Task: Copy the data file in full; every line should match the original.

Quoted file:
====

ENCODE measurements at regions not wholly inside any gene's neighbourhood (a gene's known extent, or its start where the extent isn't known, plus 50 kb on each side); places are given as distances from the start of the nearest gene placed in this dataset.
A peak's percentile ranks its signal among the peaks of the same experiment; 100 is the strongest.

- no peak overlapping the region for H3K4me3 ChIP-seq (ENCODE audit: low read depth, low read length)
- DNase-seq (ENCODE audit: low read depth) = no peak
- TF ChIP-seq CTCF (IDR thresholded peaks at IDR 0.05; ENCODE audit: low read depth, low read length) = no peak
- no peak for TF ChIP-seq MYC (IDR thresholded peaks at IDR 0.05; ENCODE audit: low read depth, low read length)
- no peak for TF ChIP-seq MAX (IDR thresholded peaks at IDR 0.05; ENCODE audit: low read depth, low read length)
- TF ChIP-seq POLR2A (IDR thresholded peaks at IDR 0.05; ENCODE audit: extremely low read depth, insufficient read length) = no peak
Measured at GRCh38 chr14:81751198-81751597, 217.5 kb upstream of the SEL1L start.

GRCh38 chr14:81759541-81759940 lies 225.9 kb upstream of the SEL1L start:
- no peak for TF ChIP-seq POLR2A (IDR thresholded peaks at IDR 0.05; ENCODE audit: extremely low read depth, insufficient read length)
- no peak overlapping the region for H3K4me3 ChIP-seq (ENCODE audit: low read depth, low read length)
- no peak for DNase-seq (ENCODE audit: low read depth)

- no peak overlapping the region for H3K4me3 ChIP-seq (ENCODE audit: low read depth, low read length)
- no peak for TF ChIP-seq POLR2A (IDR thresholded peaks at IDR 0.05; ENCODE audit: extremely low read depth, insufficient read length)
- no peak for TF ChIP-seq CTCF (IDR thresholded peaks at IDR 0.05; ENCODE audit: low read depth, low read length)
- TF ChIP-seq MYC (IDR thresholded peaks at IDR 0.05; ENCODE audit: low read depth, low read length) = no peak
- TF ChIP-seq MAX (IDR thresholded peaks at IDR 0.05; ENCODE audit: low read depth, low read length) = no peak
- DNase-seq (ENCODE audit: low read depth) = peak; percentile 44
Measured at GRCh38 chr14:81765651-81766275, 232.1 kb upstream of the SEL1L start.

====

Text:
ENCODE measurements at regions not wholly inside any gene's neighbourhood (a gene's known extent, or its start where the extent isn't known, plus 50 kb on each side); places are given as distances from the start of the nearest gene placed in this dataset.
A peak's percentile ranks its signal among the peaks of the same experiment; 100 is the strongest.

- no peak overlapping the region for H3K4me3 ChIP-seq (ENCODE audit: low read depth, low read length)
- DNase-seq (ENCODE audit: low read depth) = no peak
- TF ChIP-seq CTCF (IDR thresholded peaks at IDR 0.05; ENCODE audit: low read depth, low read length) = no peak
- no peak for TF ChIP-seq MYC (IDR thresholded peaks at IDR 0.05; ENCODE audit: low read depth, low read length)
- no peak for TF ChIP-seq MAX (IDR thresholded peaks at IDR 0.05; ENCODE audit: low read depth, low read length)
- TF ChIP-seq POLR2A (IDR thresholded peaks at IDR 0.05; ENCODE audit: extremely low read depth, insufficient read length) = no peak
Measured at GRCh38 chr14:81751198-81751597, 217.5 kb upstream of the SEL1L start.

GRCh38 chr14:81759541-81759940 lies 225.9 kb upstream of the SEL1L start:
- no peak for TF ChIP-seq POLR2A (IDR thresholded peaks at IDR 0.05; ENCODE audit: extremely low read depth, insufficient read length)
- no peak overlapping the region for H3K4me3 ChIP-seq (ENCODE audit: low read depth, low read length)
- no peak for DNase-seq (ENCODE audit: low read depth)

- no peak overlapping the region for H3K4me3 ChIP-seq (ENCODE audit: low read depth, low read length)
- no peak for TF ChIP-seq POLR2A (IDR thresholded peaks at IDR 0.05; ENCODE audit: extremely low read depth, insufficient read length)
- no peak for TF ChIP-seq CTCF (IDR thresholded peaks at IDR 0.05; ENCODE audit: low read depth, low read length)
- TF ChIP-seq MYC (IDR thresholded peaks at IDR 0.05; ENCODE audit: low read depth, low read length) = no peak
- TF ChIP-seq MAX (IDR thresholded peaks at IDR 0.05; ENCODE audit: low read depth, low read length) = no peak
- DNase-seq (ENCODE audit: low read depth) = peak; percentile 44
Measured at GRCh38 chr14:81765651-81766275, 232.1 kb upstream of the SEL1L start.